Originally created 04/03/00

Author pulls stylish narrative from career



Have you ever looked around your workplace and thought to yourself, this place would make a great novel? And, God willing, someday when I make my fortune I'm going to ditch this place and write that novel?

Most of us have had that fantasy, but former consultant Lewis Pinault has actually done it. Oh, in order to justify the $26 price tag he's dressed it up as nonfiction by ending each chapter with "Consulting Demonology Tracts," summing up the key themes and messages of each chapter. But from the heavy use of pseudonyms to protect -- well, pretty much everybody, actually -- to the chapter written almost entirely in dialogue, there's not much doubt in my mind: Mr. Pinault has made himself the hero of his own novel.

The book covers Mr. Pinault's 10 years in consulting. Though he boasts a hard science background in space and ocean exploration, his high comfort level with Japanese culture wins him a place at Boston Consulting Group doing cowboy consulting -- making up consulting cases out of imagination and adrenalin.

Bet you never thought there was high drama in what kind of tape goes on a disposable diaper, did you? Well, there is, and Mr. Pinault was there for the showdown. Oh, sure, there's some corner-cutting and untruth-telling in the process, but it just reminds Mr. Pinault of his frat days -- good prankish fun.

Not so when he moves to the Gemini Consulting Group and becomes a facilitator for star consulting guru C.K. Pralahad's change management theory, a sadomasochistic process of destroying the corporate ego and rebuilding the managerial structure from the wreckage. It's a process Mr. Pinault finds easily misused:

"Change management would become an able disguise for the worst of the re-engineering process, becoming a ready means of asserting control in otherwise futile situations, a way to mask dictatorial, dehumanizing decisions and programs in the practice of a dark emotional psychology, and at its worst a sinister mechanism for surfacing the unfaithful through peer pressure stress. To me it began to shed stark light on the freedoms lost when entering the corporate workplace, the very antithesis of democracy, where workers are held in thrall, away from family, and stripped of any sense of personal self or privacy, where total commitment is the absolute norm."

(English major alert: the above passage consists of two, and only two, sentences. Mr. Pinault is a devotee of the run-on sentence, and while most of the sentences are interesting, stylistically it grates at the nerves after awhile.)

It's around this time that the whole process, abetted by the offstage implosion of his first marriage, starts to arouse Mr. Pinault's latent social conscience. The book opens with a vignette of Mr. Pinault conducting a job interview with an attractive but ... oh, I don't know: venal? borderline sociopathic? ... female candidate, to whom he tries to broach some doubts about the scruples of the consulting industry. It's his version of the "Things we think but do not say" scene from Jerry Maguire.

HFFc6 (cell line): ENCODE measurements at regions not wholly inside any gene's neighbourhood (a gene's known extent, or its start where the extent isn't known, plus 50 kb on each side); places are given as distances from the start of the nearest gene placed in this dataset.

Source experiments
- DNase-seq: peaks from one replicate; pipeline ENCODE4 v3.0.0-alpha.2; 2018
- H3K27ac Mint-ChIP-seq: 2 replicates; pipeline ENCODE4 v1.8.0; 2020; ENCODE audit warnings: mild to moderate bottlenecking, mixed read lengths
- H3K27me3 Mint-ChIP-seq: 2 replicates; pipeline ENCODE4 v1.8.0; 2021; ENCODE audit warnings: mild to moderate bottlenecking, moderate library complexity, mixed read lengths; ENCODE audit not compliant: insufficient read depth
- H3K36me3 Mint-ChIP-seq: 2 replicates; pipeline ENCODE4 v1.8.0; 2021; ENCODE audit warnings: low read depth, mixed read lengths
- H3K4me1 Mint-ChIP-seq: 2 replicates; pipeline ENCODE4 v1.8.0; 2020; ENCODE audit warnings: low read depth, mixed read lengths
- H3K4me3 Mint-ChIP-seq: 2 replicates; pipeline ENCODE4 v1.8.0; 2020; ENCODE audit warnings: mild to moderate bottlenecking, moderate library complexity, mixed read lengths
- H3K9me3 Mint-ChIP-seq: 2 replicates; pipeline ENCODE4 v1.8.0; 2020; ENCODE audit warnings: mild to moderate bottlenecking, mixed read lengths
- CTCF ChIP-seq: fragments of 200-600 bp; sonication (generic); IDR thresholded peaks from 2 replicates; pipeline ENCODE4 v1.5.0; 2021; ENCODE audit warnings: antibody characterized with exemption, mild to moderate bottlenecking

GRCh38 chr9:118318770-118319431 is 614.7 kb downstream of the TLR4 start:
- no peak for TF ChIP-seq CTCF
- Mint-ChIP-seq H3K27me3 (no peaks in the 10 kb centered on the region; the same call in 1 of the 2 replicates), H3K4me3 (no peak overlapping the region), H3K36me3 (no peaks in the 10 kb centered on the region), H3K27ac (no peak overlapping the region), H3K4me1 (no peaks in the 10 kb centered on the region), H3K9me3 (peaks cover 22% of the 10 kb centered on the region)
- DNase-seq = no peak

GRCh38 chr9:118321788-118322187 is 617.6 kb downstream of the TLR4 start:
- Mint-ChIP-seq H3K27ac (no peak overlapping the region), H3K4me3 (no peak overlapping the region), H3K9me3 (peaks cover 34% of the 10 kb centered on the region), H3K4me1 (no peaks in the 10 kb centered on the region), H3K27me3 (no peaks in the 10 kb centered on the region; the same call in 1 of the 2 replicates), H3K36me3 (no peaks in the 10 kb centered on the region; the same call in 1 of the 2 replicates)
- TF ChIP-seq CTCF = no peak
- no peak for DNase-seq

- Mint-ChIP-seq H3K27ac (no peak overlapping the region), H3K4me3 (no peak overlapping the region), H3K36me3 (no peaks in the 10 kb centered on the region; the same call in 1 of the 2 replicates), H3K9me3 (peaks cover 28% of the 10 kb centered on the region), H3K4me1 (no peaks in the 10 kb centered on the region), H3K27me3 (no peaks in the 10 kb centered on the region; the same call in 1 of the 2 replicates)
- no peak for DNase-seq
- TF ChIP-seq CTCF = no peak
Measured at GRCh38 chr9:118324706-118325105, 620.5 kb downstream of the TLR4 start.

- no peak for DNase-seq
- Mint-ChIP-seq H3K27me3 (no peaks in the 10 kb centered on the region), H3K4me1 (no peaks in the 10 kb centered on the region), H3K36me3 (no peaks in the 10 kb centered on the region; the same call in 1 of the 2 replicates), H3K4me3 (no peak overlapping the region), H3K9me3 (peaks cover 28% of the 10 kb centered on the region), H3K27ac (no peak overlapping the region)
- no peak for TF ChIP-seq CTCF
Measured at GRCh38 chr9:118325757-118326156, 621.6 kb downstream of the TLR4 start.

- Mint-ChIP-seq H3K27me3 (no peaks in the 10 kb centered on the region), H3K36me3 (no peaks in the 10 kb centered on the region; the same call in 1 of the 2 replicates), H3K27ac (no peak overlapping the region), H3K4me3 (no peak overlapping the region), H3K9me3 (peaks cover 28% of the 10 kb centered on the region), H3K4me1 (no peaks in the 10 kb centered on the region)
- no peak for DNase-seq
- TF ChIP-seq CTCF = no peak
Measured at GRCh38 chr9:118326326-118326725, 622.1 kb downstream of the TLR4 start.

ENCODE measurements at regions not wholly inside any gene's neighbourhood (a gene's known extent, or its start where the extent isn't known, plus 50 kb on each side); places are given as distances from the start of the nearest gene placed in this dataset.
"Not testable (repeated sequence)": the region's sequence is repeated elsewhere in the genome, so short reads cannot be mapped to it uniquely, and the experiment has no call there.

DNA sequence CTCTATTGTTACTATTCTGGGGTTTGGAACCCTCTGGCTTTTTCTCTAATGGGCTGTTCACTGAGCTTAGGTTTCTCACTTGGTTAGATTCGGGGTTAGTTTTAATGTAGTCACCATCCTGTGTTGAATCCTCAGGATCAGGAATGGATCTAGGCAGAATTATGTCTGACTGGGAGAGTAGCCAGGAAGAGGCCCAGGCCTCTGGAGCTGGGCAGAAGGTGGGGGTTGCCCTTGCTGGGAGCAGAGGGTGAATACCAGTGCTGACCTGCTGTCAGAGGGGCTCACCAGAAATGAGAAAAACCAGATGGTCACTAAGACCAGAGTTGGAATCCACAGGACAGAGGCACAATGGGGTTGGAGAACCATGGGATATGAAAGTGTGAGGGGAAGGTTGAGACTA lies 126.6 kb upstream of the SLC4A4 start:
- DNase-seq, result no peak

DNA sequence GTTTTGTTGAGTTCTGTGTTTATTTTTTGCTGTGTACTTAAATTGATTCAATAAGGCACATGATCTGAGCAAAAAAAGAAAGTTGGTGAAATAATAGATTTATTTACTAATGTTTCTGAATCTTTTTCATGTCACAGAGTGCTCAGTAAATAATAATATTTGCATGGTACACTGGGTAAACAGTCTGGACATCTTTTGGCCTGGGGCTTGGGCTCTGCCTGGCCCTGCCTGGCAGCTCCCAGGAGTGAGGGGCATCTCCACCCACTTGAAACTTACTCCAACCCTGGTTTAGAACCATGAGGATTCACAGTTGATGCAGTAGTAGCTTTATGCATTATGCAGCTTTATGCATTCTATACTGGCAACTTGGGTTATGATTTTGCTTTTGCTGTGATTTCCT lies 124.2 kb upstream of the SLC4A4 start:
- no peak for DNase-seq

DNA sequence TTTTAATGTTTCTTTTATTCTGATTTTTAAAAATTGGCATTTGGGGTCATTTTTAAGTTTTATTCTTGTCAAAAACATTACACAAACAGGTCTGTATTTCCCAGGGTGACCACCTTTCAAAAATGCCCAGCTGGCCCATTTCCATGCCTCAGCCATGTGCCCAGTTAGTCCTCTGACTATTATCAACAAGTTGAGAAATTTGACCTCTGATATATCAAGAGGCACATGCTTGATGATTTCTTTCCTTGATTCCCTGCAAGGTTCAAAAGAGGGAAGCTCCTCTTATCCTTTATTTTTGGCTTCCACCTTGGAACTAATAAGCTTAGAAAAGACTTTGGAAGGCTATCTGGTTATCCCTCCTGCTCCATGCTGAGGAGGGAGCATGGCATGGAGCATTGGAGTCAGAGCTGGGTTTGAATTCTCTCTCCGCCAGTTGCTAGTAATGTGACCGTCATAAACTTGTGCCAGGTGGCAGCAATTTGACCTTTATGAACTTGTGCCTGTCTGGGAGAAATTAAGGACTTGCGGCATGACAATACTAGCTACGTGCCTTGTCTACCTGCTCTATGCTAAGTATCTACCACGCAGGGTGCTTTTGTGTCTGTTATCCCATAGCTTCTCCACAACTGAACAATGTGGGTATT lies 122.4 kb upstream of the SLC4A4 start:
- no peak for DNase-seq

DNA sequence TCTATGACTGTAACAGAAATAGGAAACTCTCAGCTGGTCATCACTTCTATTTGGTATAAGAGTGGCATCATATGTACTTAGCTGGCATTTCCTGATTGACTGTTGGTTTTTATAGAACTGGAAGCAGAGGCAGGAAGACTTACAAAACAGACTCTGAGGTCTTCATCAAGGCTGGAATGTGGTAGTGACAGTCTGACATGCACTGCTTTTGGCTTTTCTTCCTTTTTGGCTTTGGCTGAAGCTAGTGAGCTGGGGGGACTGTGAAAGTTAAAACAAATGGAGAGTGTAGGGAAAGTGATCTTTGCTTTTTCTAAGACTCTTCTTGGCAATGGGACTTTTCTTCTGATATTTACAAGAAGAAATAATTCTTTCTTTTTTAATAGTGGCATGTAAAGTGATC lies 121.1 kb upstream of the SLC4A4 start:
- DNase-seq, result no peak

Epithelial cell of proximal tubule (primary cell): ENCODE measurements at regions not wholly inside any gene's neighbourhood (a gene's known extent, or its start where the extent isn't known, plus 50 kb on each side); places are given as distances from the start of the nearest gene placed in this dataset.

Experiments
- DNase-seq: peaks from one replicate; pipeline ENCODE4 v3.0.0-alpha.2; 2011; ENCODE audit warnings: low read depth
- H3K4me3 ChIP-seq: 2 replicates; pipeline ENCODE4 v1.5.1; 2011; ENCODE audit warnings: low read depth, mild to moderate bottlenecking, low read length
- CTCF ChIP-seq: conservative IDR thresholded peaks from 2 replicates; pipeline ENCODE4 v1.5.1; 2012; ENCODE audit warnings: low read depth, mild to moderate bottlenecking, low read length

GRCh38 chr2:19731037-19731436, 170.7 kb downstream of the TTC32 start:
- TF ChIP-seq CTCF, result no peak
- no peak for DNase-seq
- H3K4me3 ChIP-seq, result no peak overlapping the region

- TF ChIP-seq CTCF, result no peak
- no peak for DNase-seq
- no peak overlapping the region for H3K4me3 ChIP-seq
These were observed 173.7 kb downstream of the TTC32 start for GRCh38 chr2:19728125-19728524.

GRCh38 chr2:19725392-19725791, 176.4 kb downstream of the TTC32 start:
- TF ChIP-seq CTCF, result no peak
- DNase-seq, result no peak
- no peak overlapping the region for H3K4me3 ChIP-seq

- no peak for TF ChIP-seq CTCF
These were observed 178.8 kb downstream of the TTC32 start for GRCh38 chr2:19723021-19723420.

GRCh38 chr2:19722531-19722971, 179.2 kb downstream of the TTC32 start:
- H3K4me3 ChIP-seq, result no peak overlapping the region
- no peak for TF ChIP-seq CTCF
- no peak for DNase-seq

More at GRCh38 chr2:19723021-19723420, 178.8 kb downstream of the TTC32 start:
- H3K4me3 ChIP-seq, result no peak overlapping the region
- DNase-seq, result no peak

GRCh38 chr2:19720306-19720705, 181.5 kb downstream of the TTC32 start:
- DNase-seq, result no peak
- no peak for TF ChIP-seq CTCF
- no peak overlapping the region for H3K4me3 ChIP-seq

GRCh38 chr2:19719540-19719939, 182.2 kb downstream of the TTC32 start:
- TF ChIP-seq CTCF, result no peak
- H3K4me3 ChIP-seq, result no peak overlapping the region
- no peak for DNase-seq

From there he begins to become conscious of the self-destructive, burn-bright-and-flame-out fast personality type that's drawn into consulting and the toll the business takes on his coworkers' lives. This chapter's demonology tract is a fun look at consulting personality types, great for any exec getting a cold call to use while not listening to the pitch. (Cold calls are a major innovation of United Research, which pioneered the telemarketing approach: if you call 300 potential clients a day, and only 1 percent of those takes the bait ...)

For you business readers of the female persuasion out there, a word of warning. This book is in many ways the literary equivalent of the guy movie with the car chases and explosions. The story is extremely heavy on the testosterone, and from the subtle harassment vibe in that first job interview vignette to scenes portraying wives as bloodsucking villainesses, there's a visible strain of misogyny here. If you didn't enjoy the hard partying yuppie circuit of the 1980s, you might pass on this for a more staid look at the consulting business.

Mergers, cross-pollination of consulting philosophies and the industry's rising profile have more to do with driving Mr. Pinault back to hard science than his conscience does, and it is worth noting that he did make that fortune before burning his bridges with this book. But his 10 years in the business does make a good yarn, and he spins it with a good bit of style.

Reach Suzanne R. Stone at (803) 279-6895 or scbureau@augustachronicle.com.


"The book covers Mr. Pinault's 10 years in consulting. Though he boasts a hard science background in space and ocean exploration, his high comfort level with Japanese culture wins him a place at Boston Consulting Group doing cowboy consulting -- making up consulting cases out of imagination and adrenalin."

-- Suzanne R. Stone, in reviewing CONSULTING DEMONS: Inside the Unscrupulous World of Global Corporate Consulting by Lewis Pinault